It's not the lining up for the movie. It's not the obsessive reading and re-reading of articles about plot points and Easter eggs hidden within the plots. It's not the seemingly endless discussions with other fanatics that make me wonder.
What makes me wonder is that in June I will be fifty-seven years old.
I would have imagined that this comic book phase might have worn off just a smidge by now. I am not making weekly or even monthly visits to the newsstand to see what new issues have become available. I don't have online subscriptions to any titles large or small.
But I do get emails providing me with updates as to what is happening in the Marvel Universe. And I make my wife sit down with me and watch previews for movies that she knows will be part of her waiting in line experience in the not-so-distant future. Because this is what we do. I do. So much so that there wasn't a question of buying me that Captain America shirt on a recent trip to Disneyland. And when we made another trip back, and Marvel had officially become part of the Disney empire, I stood stock still when I saw the sign directing me to have my photo taken with Cap himself.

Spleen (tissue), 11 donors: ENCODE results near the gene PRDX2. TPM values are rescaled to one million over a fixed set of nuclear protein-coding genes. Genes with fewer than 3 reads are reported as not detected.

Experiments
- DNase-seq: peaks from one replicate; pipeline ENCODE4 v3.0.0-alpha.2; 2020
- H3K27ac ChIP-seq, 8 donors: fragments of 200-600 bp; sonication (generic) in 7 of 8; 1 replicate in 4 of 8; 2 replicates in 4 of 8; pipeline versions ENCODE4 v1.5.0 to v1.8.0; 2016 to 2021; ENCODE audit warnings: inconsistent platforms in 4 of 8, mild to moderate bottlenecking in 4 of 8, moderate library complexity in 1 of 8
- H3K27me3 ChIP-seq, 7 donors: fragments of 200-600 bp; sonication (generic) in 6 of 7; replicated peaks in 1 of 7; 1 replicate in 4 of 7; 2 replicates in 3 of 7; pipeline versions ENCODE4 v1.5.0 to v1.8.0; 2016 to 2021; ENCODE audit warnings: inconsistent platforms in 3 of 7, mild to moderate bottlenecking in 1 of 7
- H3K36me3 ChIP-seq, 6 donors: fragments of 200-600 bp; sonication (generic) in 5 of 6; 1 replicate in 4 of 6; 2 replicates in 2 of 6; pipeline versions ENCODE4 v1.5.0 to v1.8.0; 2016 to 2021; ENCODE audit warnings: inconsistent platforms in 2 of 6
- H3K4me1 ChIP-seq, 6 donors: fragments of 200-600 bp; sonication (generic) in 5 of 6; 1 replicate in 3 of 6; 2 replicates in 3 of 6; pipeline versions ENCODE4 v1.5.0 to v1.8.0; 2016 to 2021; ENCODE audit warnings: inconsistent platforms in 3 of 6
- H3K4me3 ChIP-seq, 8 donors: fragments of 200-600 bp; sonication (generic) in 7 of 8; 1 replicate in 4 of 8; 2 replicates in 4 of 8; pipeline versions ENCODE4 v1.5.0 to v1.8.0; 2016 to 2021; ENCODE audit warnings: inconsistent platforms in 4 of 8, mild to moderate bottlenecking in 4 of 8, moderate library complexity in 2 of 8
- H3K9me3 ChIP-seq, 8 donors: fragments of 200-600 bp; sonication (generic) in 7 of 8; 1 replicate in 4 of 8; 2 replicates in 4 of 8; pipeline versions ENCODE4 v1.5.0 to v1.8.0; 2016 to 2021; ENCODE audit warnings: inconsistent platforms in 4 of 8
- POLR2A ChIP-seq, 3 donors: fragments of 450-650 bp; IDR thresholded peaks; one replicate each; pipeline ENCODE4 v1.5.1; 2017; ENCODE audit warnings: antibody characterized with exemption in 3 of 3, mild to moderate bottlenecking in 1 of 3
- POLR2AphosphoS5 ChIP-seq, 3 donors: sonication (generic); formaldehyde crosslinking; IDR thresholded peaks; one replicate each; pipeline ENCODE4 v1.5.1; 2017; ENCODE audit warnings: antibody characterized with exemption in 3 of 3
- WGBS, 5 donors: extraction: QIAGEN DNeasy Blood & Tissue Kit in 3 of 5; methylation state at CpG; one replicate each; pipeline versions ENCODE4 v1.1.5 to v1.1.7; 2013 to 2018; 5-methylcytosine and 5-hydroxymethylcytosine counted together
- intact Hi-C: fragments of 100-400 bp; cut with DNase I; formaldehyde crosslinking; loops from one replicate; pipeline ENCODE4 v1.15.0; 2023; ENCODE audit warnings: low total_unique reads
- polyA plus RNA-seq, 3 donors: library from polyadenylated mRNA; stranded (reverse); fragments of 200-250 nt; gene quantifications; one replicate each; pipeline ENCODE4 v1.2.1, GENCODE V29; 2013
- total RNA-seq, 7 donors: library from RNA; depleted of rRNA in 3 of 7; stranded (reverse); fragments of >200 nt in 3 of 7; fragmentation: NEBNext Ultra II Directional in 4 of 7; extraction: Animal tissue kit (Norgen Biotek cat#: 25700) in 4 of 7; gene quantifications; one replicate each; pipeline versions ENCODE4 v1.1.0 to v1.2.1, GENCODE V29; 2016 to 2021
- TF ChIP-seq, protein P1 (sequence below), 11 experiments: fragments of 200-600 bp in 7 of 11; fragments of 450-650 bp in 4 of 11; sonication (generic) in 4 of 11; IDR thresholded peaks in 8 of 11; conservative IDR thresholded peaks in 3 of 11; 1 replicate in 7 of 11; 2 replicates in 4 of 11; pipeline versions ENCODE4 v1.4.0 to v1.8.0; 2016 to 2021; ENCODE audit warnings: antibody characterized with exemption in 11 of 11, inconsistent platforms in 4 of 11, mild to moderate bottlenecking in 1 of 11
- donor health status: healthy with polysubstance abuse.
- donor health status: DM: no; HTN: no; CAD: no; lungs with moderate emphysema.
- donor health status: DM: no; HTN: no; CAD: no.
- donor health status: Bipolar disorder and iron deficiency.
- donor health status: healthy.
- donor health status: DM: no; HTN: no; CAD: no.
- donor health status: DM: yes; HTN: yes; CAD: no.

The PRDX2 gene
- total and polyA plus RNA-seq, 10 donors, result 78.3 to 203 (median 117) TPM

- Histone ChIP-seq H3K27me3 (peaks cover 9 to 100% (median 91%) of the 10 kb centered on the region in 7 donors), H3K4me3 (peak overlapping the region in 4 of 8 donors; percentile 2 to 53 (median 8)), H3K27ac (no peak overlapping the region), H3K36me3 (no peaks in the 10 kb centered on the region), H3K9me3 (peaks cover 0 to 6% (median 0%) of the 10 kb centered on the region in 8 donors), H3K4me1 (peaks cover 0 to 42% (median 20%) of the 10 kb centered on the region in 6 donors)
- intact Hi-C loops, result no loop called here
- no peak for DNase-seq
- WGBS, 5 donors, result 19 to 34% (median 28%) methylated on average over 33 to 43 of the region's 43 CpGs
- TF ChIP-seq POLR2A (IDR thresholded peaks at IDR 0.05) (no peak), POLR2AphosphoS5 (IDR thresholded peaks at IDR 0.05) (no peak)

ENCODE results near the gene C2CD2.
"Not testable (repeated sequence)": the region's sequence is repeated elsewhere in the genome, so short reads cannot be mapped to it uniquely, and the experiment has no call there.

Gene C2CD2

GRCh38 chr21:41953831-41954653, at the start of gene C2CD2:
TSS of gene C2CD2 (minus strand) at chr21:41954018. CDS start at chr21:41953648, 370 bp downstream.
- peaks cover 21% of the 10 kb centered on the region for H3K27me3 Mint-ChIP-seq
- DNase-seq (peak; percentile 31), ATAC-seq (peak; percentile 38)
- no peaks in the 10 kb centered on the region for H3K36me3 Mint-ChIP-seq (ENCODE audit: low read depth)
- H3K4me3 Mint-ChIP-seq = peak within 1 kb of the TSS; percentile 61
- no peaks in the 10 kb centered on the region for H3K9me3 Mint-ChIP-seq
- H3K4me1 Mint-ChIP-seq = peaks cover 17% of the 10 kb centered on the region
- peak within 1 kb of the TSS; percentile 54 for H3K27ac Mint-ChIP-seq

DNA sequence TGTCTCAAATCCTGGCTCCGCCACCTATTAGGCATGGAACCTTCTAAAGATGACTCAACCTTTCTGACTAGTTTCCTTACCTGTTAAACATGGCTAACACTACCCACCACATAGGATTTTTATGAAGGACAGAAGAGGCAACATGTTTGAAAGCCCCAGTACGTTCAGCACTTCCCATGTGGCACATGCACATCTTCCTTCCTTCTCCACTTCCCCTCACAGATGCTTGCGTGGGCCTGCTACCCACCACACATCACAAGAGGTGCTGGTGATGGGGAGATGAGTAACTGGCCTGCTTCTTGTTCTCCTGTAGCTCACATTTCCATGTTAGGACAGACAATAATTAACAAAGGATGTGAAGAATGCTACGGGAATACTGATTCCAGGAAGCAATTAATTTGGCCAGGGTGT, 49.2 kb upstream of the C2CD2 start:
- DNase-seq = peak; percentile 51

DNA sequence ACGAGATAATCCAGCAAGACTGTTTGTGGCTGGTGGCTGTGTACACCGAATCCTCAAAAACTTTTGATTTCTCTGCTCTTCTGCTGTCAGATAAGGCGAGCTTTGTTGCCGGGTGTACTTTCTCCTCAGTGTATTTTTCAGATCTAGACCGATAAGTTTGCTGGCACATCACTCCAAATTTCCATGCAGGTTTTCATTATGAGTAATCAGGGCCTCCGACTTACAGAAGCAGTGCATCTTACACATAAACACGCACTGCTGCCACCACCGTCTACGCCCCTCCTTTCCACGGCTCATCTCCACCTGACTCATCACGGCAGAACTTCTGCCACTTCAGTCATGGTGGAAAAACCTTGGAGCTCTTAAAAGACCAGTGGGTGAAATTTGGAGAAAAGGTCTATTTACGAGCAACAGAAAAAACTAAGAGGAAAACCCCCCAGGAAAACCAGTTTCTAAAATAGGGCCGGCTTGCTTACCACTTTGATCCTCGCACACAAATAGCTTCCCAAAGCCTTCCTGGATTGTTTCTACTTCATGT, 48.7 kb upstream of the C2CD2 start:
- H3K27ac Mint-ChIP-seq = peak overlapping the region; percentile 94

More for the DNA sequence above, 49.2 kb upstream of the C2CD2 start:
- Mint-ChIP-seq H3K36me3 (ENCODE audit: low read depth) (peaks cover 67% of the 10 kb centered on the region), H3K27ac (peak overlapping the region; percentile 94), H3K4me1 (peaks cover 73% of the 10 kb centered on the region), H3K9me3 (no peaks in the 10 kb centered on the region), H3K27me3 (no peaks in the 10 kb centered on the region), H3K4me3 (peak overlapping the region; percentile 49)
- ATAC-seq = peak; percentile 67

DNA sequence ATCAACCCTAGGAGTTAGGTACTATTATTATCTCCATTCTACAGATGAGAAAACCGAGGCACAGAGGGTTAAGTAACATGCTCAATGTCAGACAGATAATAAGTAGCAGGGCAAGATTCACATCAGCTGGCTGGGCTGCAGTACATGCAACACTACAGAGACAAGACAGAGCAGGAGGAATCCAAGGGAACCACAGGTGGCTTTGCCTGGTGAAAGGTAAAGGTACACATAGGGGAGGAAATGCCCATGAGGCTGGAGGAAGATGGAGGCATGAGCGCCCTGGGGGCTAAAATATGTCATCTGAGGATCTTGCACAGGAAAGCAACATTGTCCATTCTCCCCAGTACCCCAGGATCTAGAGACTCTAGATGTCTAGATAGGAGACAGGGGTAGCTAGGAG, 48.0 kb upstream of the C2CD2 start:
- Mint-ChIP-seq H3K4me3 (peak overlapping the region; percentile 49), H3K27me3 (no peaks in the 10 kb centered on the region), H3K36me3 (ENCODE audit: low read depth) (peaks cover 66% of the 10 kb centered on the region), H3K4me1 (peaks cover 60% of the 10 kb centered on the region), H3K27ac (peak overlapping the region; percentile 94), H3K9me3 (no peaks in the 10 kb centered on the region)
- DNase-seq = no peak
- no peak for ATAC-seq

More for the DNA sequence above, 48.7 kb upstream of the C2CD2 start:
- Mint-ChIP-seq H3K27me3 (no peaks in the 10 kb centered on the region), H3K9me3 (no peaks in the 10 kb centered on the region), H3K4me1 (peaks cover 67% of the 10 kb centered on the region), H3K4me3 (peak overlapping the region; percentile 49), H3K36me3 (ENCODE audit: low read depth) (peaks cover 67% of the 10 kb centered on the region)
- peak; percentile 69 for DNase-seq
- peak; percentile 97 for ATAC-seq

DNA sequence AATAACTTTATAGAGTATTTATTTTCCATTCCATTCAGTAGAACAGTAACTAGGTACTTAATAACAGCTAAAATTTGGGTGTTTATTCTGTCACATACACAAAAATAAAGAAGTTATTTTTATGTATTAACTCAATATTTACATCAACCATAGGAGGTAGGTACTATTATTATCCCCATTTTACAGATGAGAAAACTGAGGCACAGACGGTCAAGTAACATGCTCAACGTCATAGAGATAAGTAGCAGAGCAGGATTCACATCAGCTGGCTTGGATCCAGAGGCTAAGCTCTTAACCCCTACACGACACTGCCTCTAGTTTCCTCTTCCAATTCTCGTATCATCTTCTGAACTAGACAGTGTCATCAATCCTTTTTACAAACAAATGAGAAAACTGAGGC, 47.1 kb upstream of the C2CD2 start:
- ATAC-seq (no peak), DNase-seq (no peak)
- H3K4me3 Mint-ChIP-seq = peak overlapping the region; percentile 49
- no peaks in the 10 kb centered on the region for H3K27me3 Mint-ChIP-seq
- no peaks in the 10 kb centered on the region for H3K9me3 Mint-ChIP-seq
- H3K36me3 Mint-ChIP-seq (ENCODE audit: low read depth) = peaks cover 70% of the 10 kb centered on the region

Yes. I know that this was not the real Captain America. Nor was it the actor who portrays Captain America on screen. This was a twenty-something who could pull off the costume and put on a good show for those who decided to stand next to him. Much in the same way that guy we met a few years back was not really Thor, but don't try to tell my wife that. She got to touch his hammer.
I waited for twenty minutes or so, as the line inched forward, until it was my turn. I handed my phone over to the cast member who was in charge of such things and I proceeded to puff up my chest and shake hands and make small talk with Captain America. For just a few moments, it was entirely real. My fanboy meter had red-lined and when I saw the dozens of pictures that came to me digitally from the Disney folks and the ones on my phone, I felt as if I had transcended in some tiny way.
An obsessive way.
Sitting here in my chair, months removed from the incident, I still grin at the memory. And I wonder what it will be like when I'm sixty-four.